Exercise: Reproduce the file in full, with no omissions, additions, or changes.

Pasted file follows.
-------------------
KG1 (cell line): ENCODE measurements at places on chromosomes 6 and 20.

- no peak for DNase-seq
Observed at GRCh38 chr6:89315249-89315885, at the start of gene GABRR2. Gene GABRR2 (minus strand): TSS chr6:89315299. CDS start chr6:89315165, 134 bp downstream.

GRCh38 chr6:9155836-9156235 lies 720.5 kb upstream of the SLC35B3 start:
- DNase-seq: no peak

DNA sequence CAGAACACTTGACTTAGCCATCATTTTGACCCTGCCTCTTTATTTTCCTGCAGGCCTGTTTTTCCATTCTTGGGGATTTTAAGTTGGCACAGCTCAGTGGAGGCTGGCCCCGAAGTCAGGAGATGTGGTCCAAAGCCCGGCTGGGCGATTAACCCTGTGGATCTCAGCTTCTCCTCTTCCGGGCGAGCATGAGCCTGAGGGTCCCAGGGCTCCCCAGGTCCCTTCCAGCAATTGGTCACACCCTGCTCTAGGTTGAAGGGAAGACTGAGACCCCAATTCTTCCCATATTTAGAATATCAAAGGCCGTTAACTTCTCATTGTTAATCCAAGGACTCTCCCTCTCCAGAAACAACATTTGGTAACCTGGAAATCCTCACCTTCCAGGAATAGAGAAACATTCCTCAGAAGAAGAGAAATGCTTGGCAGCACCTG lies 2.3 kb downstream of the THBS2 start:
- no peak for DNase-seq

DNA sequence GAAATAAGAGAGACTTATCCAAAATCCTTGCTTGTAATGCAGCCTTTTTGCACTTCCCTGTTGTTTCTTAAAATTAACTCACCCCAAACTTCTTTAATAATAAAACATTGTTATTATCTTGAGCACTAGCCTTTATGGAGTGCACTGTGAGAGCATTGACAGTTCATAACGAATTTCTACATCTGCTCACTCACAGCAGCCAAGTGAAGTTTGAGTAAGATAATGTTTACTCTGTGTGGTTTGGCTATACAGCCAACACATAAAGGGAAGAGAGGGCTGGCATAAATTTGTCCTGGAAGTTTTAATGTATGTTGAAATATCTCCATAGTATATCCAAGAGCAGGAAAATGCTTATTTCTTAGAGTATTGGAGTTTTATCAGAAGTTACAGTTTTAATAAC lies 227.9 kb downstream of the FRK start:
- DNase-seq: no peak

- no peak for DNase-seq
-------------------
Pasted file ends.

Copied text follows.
KG1 (cell line): ENCODE measurements at places on chromosomes 6 and 20.

- no peak for DNase-seq
Observed at GRCh38 chr6:89315249-89315885, at the start of gene GABRR2. Gene GABRR2 (minus strand): TSS chr6:89315299. CDS start chr6:89315165, 134 bp downstream.

GRCh38 chr6:9155836-9156235 lies 720.5 kb upstream of the SLC35B3 start:
- DNase-seq: no peak

DNA sequence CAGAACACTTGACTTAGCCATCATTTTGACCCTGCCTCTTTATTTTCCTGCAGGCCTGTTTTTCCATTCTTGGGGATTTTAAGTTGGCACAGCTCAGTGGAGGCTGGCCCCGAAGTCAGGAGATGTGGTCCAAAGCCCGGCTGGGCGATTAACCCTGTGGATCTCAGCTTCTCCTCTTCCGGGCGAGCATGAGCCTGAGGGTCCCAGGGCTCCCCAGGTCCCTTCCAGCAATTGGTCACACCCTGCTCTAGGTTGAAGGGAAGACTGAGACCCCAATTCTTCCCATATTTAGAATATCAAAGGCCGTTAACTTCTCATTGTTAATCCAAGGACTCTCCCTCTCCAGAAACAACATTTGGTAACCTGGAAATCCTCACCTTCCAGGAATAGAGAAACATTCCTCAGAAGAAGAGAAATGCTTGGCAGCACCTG lies 2.3 kb downstream of the THBS2 start:
- no peak for DNase-seq

DNA sequence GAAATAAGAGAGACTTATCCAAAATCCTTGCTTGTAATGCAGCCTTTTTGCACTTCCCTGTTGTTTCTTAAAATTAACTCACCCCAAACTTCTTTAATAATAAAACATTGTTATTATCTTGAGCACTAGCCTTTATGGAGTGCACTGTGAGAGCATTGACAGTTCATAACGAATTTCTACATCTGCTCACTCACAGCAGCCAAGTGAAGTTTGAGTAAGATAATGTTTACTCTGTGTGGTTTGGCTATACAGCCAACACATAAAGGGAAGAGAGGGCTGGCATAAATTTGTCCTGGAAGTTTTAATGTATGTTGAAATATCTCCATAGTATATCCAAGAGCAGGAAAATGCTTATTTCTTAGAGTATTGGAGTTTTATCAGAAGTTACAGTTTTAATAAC lies 227.9 kb downstream of the FRK start:
- DNase-seq: no peak

- no peak for DNase-seq